Race sag:effect on cornering??

Discussion in 'Dirt Bike Suspension' started by kawraper, Apr 7, 2009.

  1. kawraper

    kawraper Pro Class
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    Just wondering how would too much/not enough race sag effect cornering. I know Ive got too much right now just havent gotten around to resetting it yet. Im a little guy 5'7"-5'8" 130lbs geared up. I was messing with tire pressures and found when I ran on the low side it made a huge difference in railing sandy berms but was wondering if the sag was also a factor.

    The bike rides great on whoops, doesnt bottom on jumps so im hesitant to change it. But if I get a response that proper sag will make it corner better ill get on the adjustment.
     
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  2. whenfoxforks-ruled

    whenfoxforks-ruled Old MX Racer

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    Leave the tire pressure work to nascar guys. Your manual says 15, 15 it is. You are trying to get it to corner? The same people who came up with the 15 psi in the tires, tell you to run the sag at 4 inches. Smoother tracks run more ,and the rougher gets less sag. After you get your 4 inches of race sag, check the static sag. I am sure you will need softer springs.
     
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  3. IndyMX

    IndyMX Crash Test Dummy

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    Huh.. I like my pressure around 13 psi..
     
  4. whenfoxforks-ruled

    whenfoxforks-ruled Old MX Racer

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    Let me guess, the ex bridgestone guy? Tube pincher! A couple pounds probably would not hurt? The tire and the book usually tell you 15 psi. It helps the tire from spinning and pinching. the rest is form and set up. And fear! Springs and sag, then fiddle with the clickers. It will corner, its up to the rider.
     
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  5. SpDyKen

    SpDyKen Lifetime Sponsor

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    I alter my tire pressure based on conditions. I would only run my tire pressure as high as 15 psi. in rocky, or high-speed hard-pack conditions.

    It is my perception that many off-road racers do the same. I think pro MXer's do, also, but rely on the tire mfgrs. to provide them the proper pressures for each track & conditions.

    As a former road racer, I varied tire pressure to affect traction and wear, all of the time, but used the tire maker's recommendations to start.

    I'm pretty sure that that dirt-trackers alter their pressures, as well.

    I can tell the difference in 1 to 2 psi., when I am riding. Different tire & tube combinations require different pressures, also, IMHO.

    Your suspension sag greatly impacts your bike's steering. This is why the factory teams spend so much time testing. There are many, many, variables that need to be tested, in conjunction with each other. :nod:
     
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  6. kawraper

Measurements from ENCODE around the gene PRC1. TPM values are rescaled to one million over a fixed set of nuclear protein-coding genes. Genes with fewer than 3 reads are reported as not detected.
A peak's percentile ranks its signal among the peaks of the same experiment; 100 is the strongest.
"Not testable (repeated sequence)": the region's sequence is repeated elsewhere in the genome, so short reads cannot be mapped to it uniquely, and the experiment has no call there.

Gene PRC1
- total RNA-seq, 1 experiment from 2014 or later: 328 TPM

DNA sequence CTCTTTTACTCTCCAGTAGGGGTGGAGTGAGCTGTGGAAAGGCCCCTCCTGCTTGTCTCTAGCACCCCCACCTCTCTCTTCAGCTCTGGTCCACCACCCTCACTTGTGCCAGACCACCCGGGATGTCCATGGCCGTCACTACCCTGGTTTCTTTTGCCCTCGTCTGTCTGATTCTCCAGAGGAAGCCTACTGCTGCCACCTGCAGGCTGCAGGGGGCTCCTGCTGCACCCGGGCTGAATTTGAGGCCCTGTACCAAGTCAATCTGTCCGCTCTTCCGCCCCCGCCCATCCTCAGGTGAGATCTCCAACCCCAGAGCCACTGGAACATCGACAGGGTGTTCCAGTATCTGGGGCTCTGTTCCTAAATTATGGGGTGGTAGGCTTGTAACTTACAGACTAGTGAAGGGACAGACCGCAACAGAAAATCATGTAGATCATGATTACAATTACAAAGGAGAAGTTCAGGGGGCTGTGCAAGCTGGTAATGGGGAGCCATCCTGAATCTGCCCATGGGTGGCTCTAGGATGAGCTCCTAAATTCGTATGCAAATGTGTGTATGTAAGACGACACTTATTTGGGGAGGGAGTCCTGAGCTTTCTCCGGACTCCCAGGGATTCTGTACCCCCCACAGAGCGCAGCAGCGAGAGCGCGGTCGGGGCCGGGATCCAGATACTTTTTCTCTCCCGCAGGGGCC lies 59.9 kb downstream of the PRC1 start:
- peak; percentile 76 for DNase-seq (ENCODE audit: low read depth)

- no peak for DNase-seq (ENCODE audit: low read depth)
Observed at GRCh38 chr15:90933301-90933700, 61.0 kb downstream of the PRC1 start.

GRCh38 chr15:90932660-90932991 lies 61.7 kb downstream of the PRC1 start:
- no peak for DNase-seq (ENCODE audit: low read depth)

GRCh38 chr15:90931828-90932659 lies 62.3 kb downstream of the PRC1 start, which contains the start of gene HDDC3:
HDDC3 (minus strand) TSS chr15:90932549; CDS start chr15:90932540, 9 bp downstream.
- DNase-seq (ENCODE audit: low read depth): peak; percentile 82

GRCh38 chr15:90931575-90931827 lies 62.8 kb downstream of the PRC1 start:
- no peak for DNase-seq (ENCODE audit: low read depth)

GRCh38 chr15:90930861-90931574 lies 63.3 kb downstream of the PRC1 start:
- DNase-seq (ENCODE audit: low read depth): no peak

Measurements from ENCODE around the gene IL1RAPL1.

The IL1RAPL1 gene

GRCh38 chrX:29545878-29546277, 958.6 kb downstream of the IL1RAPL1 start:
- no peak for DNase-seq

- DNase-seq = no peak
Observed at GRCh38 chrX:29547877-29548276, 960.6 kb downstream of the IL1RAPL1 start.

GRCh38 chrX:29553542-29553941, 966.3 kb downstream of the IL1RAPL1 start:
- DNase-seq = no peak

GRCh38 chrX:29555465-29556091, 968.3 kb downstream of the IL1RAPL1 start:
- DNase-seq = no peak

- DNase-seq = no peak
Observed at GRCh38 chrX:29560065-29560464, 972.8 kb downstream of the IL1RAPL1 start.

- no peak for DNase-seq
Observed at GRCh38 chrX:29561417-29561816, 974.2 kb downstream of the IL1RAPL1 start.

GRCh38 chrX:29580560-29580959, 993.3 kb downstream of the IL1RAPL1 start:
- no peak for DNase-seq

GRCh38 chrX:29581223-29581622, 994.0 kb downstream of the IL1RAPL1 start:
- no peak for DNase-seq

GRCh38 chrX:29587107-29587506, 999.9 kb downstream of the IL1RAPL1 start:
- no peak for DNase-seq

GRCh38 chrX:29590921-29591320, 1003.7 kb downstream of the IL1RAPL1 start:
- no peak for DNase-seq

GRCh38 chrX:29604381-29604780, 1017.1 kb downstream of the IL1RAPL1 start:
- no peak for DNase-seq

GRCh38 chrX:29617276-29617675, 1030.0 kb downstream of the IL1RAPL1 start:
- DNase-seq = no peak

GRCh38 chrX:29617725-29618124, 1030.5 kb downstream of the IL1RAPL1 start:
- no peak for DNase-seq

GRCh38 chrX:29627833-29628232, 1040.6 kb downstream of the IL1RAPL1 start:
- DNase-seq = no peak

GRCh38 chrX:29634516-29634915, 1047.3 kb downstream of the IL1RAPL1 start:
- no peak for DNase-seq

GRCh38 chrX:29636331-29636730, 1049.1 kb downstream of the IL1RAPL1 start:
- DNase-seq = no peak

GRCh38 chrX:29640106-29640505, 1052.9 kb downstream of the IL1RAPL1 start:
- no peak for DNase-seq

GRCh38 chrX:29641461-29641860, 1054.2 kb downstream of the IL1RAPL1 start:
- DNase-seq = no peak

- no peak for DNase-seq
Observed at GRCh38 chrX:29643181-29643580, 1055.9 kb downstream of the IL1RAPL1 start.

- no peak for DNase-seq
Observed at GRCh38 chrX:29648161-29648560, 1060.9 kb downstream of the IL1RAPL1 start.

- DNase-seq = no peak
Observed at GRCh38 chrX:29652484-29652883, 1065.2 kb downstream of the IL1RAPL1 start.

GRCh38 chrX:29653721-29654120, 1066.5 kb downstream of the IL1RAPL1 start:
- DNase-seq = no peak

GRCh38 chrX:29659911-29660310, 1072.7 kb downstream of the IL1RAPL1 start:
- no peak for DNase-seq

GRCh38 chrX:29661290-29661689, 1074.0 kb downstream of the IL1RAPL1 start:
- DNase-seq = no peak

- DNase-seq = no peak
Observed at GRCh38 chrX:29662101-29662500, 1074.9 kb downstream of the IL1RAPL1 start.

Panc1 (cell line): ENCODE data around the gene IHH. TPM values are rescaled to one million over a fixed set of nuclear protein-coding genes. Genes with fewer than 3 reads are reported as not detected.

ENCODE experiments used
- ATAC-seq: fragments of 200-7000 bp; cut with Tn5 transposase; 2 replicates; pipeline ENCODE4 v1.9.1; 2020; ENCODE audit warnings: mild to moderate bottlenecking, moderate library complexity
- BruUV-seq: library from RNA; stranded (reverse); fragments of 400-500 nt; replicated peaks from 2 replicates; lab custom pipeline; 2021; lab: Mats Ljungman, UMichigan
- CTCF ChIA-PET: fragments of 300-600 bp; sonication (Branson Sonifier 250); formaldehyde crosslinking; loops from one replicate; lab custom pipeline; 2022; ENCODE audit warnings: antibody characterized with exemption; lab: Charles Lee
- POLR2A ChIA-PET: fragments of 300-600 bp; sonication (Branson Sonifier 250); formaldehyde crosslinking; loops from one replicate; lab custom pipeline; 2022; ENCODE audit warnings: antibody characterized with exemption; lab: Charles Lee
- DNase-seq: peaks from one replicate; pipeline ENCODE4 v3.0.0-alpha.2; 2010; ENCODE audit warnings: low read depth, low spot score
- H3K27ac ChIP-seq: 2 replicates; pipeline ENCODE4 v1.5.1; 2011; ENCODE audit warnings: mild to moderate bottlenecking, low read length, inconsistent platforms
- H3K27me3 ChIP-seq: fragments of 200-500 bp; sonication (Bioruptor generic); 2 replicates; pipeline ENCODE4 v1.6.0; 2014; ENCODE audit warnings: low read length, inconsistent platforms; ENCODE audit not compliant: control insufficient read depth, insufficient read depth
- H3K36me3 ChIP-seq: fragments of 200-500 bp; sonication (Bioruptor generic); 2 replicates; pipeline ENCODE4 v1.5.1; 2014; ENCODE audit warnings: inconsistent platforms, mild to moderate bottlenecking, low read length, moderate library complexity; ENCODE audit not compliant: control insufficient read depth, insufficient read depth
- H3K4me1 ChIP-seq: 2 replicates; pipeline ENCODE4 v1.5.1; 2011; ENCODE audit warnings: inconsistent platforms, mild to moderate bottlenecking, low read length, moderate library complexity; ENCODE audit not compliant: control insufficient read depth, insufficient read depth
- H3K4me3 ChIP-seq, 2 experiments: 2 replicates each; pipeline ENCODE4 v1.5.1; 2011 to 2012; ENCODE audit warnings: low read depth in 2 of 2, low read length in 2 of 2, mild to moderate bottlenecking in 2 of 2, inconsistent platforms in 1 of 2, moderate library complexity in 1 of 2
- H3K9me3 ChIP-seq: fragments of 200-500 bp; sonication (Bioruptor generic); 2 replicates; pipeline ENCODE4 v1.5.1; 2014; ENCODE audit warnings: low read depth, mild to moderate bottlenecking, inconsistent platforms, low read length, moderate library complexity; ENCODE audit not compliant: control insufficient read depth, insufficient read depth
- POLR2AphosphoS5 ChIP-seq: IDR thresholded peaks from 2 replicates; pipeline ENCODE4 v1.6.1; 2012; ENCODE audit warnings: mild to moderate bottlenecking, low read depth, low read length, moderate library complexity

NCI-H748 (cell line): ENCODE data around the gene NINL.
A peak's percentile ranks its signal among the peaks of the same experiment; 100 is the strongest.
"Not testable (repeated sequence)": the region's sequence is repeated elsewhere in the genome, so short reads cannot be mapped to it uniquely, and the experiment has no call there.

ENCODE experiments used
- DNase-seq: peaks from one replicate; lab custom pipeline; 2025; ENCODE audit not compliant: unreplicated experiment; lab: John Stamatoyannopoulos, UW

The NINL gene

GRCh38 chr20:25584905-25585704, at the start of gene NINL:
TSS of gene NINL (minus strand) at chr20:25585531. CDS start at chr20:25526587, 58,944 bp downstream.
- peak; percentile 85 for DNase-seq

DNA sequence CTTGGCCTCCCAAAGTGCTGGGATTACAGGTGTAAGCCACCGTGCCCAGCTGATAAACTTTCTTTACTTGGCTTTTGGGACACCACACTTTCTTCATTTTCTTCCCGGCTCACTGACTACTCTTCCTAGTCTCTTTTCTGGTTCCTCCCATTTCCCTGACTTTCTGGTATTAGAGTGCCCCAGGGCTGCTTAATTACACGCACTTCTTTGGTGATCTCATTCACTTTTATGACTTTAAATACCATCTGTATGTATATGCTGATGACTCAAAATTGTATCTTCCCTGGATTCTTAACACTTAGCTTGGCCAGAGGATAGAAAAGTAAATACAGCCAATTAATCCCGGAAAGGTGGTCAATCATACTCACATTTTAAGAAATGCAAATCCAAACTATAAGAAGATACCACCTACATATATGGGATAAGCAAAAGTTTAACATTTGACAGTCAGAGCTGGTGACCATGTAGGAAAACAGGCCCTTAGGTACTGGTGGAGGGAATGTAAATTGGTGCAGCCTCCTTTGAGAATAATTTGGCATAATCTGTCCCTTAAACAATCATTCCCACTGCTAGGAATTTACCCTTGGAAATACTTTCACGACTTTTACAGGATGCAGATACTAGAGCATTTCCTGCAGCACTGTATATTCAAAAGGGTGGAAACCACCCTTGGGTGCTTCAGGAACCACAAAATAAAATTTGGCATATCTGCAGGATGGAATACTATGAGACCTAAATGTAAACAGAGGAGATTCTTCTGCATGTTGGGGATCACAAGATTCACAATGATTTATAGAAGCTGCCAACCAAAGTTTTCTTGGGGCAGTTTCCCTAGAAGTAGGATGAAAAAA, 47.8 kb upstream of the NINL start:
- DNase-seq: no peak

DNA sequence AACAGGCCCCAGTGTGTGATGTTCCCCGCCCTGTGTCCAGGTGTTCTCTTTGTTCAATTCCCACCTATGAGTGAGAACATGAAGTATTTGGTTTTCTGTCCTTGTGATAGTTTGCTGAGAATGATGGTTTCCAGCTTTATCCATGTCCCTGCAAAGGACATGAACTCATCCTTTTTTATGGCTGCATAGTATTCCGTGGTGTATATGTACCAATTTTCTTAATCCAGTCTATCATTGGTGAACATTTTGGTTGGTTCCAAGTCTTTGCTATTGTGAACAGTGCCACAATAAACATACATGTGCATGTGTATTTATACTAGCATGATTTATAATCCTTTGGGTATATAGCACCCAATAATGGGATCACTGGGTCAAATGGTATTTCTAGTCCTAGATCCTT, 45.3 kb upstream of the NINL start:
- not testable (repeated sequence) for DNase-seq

kawraper Pro Class
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    So did I read anywhere how too much/not enough sag will affect cornering?
     
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  7. James

    James Lifetime Sponsor

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    I read where you mentioned tire pressure first :)

    Sag will affect cornering. Too much slows the steering, too little steepens the steering. Both affect the way your suspension reacts. You will have to experiement to find out whether you corner better with more/less sag.
     
  8. Papakeith

    Papakeith COTT Champ Emeritus
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    I ride almost exclusively in roots and square edged rocks and sometimes run as low as 10 lbs. no pinch flats yet.
     
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  9. adam728

    adam728 Pro Champ
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    I'm with SpDyKen 100% on his tire pressure views.

    If you don't have enough sag the bike can become twitchy and unstable. It can even cause headshake. Too little sag and you'll be pushing in corners.

    Proper sag is very important in overall suspension performance as well. Some guys claim they can feel a 1-2mm change. I'm not that good, but I keep my sag right around 102mm all the time. I don't change sag for conditions, only the compression/rebound settings.

    The only time you should really change sag is riding mud, where the extra weight of the mud will effect the sag. Otherwise pick a number and stay with it.
     
  10. whenfoxforks-ruled

    whenfoxforks-ruled Old MX Racer

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    Ken is right on, for trails and what not. Kawraper sure did not specify. Specify what you are intending on riding , before the trials guys get on this! But I took it at MX racing, 13 to 15 is good. Trails are a lot different than a nicely groomed MX track. Set the bike up as called for in the manual, its a very good baseline. Learn to ride it, then see if it is pushing the front end, or knifing. And do not go with too much sag that you are bottoming a lot on jumps and what not. The more sag the better it will set in the corner and power out! You get fast enough and bottoming in the corner starts happening. When you get that fast, you will see why new tires are appreciated every week. Sell the old ones to the trail guys? 4 inches outdoors and 3 3/4 for sx.
     
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